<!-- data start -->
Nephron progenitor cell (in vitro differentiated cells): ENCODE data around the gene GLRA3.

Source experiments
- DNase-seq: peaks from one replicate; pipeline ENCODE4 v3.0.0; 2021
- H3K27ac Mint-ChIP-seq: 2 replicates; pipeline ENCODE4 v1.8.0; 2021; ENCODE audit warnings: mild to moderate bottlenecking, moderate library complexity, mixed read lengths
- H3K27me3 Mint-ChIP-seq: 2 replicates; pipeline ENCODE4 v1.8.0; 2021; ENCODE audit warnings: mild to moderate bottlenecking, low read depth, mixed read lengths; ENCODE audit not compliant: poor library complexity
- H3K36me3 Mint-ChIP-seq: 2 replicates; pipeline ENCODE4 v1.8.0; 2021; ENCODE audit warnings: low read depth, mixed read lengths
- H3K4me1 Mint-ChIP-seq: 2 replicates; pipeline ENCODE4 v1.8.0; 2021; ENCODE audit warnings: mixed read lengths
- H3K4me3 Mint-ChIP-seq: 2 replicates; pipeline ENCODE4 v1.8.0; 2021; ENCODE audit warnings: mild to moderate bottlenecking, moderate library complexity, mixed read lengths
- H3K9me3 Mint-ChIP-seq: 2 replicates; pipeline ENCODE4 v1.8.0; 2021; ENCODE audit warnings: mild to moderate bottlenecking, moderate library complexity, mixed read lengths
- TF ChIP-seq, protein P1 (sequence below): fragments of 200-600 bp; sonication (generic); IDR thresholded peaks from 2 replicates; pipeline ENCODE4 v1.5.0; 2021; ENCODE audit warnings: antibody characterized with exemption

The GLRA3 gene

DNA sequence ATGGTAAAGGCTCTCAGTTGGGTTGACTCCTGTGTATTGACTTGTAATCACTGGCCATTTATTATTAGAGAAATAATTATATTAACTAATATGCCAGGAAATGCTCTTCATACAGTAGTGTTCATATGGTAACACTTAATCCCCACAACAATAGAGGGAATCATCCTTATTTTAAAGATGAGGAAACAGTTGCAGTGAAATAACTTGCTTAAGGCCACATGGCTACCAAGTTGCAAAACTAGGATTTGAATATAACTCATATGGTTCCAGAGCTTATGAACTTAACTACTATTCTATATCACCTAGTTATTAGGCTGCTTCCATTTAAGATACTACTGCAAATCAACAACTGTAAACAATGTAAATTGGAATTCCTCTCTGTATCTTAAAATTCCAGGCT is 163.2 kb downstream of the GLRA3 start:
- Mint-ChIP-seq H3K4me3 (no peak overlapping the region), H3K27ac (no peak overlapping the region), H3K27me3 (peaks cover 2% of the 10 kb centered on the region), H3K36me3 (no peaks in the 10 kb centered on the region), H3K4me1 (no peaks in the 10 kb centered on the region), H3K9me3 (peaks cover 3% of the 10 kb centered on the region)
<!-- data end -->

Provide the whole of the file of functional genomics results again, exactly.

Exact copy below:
Nephron progenitor cell (in vitro differentiated cells): ENCODE data around the gene GLRA3.

Source experiments
- DNase-seq: peaks from one replicate; pipeline ENCODE4 v3.0.0; 2021
- H3K27ac Mint-ChIP-seq: 2 replicates; pipeline ENCODE4 v1.8.0; 2021; ENCODE audit warnings: mild to moderate bottlenecking, moderate library complexity, mixed read lengths
- H3K27me3 Mint-ChIP-seq: 2 replicates; pipeline ENCODE4 v1.8.0; 2021; ENCODE audit warnings: mild to moderate bottlenecking, low read depth, mixed read lengths; ENCODE audit not compliant: poor library complexity
- H3K36me3 Mint-ChIP-seq: 2 replicates; pipeline ENCODE4 v1.8.0; 2021; ENCODE audit warnings: low read depth, mixed read lengths
- H3K4me1 Mint-ChIP-seq: 2 replicates; pipeline ENCODE4 v1.8.0; 2021; ENCODE audit warnings: mixed read lengths
- H3K4me3 Mint-ChIP-seq: 2 replicates; pipeline ENCODE4 v1.8.0; 2021; ENCODE audit warnings: mild to moderate bottlenecking, moderate library complexity, mixed read lengths
- H3K9me3 Mint-ChIP-seq: 2 replicates; pipeline ENCODE4 v1.8.0; 2021; ENCODE audit warnings: mild to moderate bottlenecking, moderate library complexity, mixed read lengths
- TF ChIP-seq, protein P1 (sequence below): fragments of 200-600 bp; sonication (generic); IDR thresholded peaks from 2 replicates; pipeline ENCODE4 v1.5.0; 2021; ENCODE audit warnings: antibody characterized with exemption

The GLRA3 gene

DNA sequence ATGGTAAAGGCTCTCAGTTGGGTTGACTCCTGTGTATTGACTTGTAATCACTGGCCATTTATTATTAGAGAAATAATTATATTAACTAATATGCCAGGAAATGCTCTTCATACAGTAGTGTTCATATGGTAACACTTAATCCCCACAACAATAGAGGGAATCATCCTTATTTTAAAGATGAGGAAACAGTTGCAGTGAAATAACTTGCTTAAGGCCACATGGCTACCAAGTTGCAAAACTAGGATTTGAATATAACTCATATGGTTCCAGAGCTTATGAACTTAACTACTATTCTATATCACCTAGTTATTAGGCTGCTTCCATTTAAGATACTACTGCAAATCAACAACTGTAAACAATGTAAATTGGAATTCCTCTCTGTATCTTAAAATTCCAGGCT is 163.2 kb downstream of the GLRA3 start:
- Mint-ChIP-seq H3K4me3 (no peak overlapping the region), H3K27ac (no peak overlapping the region), H3K27me3 (peaks cover 2% of the 10 kb centered on the region), H3K36me3 (no peaks in the 10 kb centered on the region), H3K4me1 (no peaks in the 10 kb centered on the region), H3K9me3 (peaks cover 3% of the 10 kb centered on the region)